New Jersey lawmakers have five weeks to figure out where to find an additional $500 million for urban education that the Supreme Court has ordered the state to pay in the upcoming school year.
The court ruled Tuesday that last year's cut to schools has made it impossible for students in the 31 poorest districts to receive the "thorough and efficient" education required by the state constitution.
Last year, Gov. Chris Christie cut funding to all the state's schools by about $1 billion — he said the state couldn't afford not to. But he proposed a $250 million across-the-board increase for the coming school year before Tuesday's ruling.
The court order leaves the Republican governor and the Democrats who control the Legislature until June 30 to approve a balanced budget that includes the extra funding, or risk shutting down government.
Christie said Tuesday it's up to the Legislature to figure out where the money would come from, but Assembly Budget Committee Chairman Lou Greenwald said it's Christie's responsibility to amend the $29.4 billion budget he submitted in February so it complies with the court's order. Christie also threatened to veto the budget bill the Legislature sends him if it raises the money for school aid by increasing taxes.
Senate President Stephen Sweeney said Wednesday that the Legislature will deal with the latest strain on the budget. Assembly Speaker Sheila Oliver said she expects Republicans and Democrats to work their way through the budget jam together.
"It is a joint responsibility of both the executive branch and the Legislature," Oliver said. "(Christie's) administration is going to bear whatever we decide to do. If our solution is distasteful to him, he wants to be able to distance himself from that. But, clearly, the governor cannot walk away from this, and he knows that."
Ideas for raising the money came quickly.
Assembly Republican budget officer Declan O'Scanlon said the Legislature should apply the $500 million in additional income tax revenue identified by the state treasurer to fund poor schools.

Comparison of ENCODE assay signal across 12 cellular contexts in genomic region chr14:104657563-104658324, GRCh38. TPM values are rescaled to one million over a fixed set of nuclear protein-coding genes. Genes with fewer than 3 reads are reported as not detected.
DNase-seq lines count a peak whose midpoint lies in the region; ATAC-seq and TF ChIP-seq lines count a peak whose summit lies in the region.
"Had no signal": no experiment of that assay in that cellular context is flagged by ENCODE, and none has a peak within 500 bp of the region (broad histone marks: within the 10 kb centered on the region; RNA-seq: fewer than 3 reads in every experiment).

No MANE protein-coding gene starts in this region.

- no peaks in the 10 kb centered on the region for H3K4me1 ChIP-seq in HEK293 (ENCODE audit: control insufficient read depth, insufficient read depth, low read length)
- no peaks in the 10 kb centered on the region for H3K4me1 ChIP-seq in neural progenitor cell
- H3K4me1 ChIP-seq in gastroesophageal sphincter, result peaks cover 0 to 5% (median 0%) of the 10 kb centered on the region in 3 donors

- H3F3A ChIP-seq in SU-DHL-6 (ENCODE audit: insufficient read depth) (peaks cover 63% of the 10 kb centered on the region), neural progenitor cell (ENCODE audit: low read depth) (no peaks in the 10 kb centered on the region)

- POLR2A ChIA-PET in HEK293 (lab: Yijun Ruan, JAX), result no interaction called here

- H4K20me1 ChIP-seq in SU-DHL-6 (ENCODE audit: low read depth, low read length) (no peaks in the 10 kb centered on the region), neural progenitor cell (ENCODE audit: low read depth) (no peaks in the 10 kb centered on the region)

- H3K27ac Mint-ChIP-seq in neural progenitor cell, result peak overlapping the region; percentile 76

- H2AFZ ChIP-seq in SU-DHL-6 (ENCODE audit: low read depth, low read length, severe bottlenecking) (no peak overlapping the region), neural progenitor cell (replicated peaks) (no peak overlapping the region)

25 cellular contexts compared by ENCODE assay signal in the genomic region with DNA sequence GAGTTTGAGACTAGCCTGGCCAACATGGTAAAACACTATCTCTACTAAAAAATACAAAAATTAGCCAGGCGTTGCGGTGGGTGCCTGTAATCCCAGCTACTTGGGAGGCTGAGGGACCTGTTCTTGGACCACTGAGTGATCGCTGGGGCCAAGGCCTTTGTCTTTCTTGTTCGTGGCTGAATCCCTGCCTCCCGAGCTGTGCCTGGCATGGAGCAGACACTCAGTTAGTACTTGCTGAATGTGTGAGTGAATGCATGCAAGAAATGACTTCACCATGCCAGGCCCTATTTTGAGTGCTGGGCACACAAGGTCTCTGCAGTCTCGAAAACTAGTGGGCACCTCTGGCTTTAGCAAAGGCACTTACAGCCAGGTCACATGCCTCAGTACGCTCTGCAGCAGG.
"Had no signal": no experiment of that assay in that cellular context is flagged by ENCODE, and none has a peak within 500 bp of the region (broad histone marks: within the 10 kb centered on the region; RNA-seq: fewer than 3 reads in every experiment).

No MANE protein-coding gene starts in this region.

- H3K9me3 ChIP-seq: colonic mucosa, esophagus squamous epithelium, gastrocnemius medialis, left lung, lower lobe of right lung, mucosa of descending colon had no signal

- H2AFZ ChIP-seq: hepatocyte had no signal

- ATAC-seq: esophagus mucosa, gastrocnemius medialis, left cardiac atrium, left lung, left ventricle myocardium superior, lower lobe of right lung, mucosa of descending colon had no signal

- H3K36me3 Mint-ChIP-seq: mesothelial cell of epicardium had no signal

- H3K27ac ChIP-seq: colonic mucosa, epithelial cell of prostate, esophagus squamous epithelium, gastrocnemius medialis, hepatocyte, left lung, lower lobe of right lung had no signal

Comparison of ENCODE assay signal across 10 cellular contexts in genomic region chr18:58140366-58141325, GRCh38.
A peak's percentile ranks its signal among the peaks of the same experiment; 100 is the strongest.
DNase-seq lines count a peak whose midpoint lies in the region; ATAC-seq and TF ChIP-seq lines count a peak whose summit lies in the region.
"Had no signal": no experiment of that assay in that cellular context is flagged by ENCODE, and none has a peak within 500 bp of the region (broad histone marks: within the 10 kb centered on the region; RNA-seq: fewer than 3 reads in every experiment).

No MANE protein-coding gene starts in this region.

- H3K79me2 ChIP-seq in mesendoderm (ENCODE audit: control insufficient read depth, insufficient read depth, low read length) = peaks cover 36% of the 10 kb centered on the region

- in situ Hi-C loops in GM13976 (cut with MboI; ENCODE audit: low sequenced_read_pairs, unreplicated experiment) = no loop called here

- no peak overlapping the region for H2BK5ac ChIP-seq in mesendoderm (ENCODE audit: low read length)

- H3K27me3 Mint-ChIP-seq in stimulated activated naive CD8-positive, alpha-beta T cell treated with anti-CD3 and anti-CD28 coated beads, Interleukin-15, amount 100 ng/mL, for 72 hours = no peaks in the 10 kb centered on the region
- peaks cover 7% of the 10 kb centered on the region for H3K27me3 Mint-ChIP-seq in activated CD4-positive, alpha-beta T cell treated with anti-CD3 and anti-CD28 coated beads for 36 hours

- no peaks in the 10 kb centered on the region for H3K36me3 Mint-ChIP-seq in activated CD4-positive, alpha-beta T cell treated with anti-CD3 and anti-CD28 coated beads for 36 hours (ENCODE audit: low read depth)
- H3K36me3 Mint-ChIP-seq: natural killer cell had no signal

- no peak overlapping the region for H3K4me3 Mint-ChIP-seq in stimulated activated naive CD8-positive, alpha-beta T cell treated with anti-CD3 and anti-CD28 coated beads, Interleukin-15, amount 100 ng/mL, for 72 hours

"No, that's not the way to do it," Oliver said of that plan. "It's not so simplistic as accepting the budget the governor handed to us and incorporating the $500 million in additional revenue. There are other issues in the governor's budget that we have to deal with."
The speaker said her focus will be on ways to expand the state's revenue base so several of the governor's proposed budget cuts — including $300 million for Medicaid, $93 million for a program that provides tax breaks to businesses in economically distressed cities, and $7.5 million for women's health clinics — can be restored.
Sweeney wants to go further than the court-ordered remedy. He said all 205 school districts identified by one Supreme Court justice as being inadequately funded should receive more state aid. That would cost $500 million on top of what the court ordered. The Legislature's budget officer forecast $914 million in additional income tax revenue through next June; Sweeney wants to apply all the additional revenue to education aid.
Sen. Ray Lesniak said it's imperative for an income tax surcharge on the state's highest wage earners to be reinstated. That would generate at least $400 million.
Christie has said the so-called millionaires' tax is a nonstarter.
At a town hall meeting Tuesday afternoon in Cherry Hill, Christie said he was the only official standing between taxpayers and higher taxes.
"If I let my foot off their throat on tax increases, on any of them, they're going to come out and grab as much as they can grab," he said. "As they solve the problem of school funding, there is one simple rule: 'Do not raise taxes on the most overtaxed people in the United States of America already.'"